non-profits

Iraqi LGBT’s Fiscal Mysteries Revealed (And Things Look Good)

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After folks like Michael Petrelis began hissing about Iraqi LGBT’s closed-door accounting policies, the London-based Iraq aid group is finally opening up its books. What’s inside?

Iraqi LGBT, which offers counseling, shelter, and other services to gay Iraq refugees, solicits donations from the public. And since the org is engaged in good things — that few other outfits are doing — for a demographic that’s being actively targeted by militias, it would be nonsense not to support such a charity.

But it also makes sense to demand to know where all of Iraqi LGBT’s cash is going. Having only recently begun the process of registered as a formal charity in Britain, Iraqi LGBT hasn’t been legally required to disclose finances. Now, it’s doing so voluntarily. Or at least under pressure from critics.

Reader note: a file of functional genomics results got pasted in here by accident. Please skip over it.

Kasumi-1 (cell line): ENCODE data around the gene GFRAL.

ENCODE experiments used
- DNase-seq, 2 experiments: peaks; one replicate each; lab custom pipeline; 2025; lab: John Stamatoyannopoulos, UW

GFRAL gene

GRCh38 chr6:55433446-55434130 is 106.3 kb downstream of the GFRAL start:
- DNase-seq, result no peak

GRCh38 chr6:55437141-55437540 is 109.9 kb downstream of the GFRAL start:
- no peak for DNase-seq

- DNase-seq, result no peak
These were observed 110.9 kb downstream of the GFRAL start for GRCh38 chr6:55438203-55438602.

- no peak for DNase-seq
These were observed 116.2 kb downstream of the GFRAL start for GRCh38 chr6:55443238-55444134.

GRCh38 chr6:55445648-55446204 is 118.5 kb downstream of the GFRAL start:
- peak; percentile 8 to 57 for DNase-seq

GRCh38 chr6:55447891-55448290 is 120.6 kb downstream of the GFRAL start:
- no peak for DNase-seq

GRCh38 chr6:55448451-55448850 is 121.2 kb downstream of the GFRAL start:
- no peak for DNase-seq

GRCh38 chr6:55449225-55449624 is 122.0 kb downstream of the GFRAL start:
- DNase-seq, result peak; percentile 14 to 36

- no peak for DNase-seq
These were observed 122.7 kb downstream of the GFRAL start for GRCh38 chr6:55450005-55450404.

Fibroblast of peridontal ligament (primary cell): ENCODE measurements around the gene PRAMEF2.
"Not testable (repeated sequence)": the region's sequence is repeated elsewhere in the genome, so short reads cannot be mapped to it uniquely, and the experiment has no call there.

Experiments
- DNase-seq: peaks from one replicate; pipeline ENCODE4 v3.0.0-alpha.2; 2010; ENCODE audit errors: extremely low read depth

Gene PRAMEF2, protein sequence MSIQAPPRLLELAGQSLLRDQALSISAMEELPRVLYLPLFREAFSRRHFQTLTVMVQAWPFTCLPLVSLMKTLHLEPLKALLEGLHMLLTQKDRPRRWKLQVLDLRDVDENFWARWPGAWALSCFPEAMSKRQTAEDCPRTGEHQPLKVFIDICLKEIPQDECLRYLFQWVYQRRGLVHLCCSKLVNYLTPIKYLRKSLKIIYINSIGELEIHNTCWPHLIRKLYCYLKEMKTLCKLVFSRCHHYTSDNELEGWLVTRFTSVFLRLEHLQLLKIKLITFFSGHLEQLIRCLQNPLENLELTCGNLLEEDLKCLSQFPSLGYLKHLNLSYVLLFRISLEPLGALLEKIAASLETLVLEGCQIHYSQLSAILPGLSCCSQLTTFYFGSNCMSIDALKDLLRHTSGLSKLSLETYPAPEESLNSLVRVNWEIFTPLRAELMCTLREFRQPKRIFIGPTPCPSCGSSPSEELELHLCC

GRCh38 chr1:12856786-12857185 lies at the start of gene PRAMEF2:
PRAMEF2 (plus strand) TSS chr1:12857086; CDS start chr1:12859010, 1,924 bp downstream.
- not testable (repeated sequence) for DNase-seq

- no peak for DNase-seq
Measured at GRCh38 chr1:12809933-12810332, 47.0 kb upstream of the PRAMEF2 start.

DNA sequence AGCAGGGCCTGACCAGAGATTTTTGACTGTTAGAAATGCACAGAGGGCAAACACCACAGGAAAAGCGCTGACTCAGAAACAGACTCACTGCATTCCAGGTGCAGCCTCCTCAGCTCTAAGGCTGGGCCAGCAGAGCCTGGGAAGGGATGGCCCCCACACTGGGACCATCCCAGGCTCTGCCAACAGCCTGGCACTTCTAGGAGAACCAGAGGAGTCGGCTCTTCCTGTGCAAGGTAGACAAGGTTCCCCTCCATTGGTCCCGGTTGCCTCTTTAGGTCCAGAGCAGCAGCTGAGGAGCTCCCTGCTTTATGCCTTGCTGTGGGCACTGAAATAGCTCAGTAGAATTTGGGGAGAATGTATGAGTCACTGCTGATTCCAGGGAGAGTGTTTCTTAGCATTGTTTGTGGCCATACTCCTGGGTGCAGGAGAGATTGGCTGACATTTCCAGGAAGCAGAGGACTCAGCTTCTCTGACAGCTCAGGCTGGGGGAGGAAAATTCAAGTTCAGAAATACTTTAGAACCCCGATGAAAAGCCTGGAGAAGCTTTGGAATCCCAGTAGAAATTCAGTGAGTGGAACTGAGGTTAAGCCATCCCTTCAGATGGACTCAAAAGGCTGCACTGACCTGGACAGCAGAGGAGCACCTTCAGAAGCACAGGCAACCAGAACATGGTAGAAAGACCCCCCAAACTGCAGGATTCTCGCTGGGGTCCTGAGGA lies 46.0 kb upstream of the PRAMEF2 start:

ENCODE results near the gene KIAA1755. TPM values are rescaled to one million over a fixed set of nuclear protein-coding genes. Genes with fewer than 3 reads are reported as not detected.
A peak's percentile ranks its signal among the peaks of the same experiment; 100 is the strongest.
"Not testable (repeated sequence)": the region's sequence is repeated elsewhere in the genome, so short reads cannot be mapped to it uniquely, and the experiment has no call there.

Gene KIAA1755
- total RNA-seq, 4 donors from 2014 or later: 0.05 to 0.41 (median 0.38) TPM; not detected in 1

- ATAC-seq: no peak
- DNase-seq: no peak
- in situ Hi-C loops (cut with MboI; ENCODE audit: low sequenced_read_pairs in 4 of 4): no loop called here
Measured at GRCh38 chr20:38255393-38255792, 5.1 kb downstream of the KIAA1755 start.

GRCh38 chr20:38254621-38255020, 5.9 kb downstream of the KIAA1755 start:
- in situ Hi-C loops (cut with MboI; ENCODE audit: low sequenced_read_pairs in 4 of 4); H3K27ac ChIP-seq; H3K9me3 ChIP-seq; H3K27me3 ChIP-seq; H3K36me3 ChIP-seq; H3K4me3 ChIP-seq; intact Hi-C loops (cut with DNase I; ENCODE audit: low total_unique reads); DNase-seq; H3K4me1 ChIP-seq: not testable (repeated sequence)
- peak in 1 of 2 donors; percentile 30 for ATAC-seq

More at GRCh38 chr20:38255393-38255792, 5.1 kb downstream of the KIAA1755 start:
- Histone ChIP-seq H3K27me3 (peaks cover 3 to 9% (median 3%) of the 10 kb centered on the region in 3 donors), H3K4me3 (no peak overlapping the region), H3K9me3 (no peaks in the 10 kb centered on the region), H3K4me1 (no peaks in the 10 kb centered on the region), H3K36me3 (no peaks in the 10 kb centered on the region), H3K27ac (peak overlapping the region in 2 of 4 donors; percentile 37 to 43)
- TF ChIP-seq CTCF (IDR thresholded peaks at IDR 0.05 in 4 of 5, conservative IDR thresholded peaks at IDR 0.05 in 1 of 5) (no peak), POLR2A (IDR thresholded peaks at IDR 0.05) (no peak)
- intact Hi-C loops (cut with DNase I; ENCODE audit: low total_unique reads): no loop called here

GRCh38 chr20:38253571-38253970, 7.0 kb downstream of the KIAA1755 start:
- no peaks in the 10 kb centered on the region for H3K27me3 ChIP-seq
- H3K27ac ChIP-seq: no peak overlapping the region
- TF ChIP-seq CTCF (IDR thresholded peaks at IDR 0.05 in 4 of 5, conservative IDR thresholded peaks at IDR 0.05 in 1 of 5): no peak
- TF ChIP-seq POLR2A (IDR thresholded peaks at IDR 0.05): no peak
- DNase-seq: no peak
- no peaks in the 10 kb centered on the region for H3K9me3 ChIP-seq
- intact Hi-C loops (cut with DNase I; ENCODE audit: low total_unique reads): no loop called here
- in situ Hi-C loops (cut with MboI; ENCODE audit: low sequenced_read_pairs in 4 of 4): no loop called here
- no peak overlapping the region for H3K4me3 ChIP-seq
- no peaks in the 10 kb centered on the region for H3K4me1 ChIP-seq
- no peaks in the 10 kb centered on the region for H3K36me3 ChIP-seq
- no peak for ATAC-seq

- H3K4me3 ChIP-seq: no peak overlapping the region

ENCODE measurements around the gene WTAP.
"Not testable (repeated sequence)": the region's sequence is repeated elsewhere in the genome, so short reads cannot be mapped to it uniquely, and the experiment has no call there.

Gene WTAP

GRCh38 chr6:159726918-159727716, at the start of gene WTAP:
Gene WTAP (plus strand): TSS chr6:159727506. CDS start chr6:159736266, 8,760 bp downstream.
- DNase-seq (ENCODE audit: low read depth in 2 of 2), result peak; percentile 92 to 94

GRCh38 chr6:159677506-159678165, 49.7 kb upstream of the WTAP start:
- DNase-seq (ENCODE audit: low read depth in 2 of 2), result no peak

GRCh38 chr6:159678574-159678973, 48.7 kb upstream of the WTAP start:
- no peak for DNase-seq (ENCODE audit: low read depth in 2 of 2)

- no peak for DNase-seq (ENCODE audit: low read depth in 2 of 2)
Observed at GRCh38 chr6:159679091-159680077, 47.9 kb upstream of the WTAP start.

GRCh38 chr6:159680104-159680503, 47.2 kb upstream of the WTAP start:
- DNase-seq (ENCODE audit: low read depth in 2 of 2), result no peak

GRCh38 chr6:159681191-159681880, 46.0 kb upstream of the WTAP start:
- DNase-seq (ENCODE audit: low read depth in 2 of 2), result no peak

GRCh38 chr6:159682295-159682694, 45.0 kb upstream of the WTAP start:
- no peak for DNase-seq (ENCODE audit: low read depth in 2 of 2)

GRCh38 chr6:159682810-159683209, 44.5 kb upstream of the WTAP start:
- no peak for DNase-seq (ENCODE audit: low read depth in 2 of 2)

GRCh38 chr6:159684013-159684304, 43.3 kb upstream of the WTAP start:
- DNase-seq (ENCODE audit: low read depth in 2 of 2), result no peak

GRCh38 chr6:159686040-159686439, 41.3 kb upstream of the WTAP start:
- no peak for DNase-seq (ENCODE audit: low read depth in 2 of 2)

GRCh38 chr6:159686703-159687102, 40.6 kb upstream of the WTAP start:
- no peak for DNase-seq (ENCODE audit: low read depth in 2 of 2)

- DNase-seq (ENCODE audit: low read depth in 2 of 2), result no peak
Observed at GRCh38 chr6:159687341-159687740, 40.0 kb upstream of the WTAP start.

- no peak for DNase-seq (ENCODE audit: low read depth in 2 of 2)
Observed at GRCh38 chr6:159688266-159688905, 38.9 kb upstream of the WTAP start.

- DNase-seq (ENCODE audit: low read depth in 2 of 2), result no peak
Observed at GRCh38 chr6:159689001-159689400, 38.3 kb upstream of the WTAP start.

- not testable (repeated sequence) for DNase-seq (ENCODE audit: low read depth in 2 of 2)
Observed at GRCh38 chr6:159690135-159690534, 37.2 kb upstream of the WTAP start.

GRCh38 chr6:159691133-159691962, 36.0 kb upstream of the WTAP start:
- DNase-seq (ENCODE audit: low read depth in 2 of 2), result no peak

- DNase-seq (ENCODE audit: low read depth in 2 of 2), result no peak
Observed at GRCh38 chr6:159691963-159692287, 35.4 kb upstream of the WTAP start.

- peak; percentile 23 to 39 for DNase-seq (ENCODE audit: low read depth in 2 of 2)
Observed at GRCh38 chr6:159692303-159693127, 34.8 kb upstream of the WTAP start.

According to its own just-published books, the organization collected just over £60,000 in donations for the 2009 year, through May. Amazingly, Iraqi LGBT also spent all but £15; the cash “was sent to the Middle East to provide ‘safe houses’ in Iraq and Syria,” reports UK Gay News. (It runs two safe houses in Syria and one in Iraq.)

Also notable: Operating expenses ran at only nine percent, an amazingly small figure for any non-profit of any size.

So where’s the money coming from? There was £24,773 from individual donations, plus £11,236 from Chicag’s Heartland Alliance and £24,313 from the Dutch human rights group Hivos.

Is it enough to satisfy folks like Petrelis? Maybe. He has yet to post a response to the new data. But we’re pleased to see the cash going into Iraqi LGBT is, almost in its entirety, going directly to aid refugees. No black tie galas. No fancy stationary. Just on-the-ground trench work.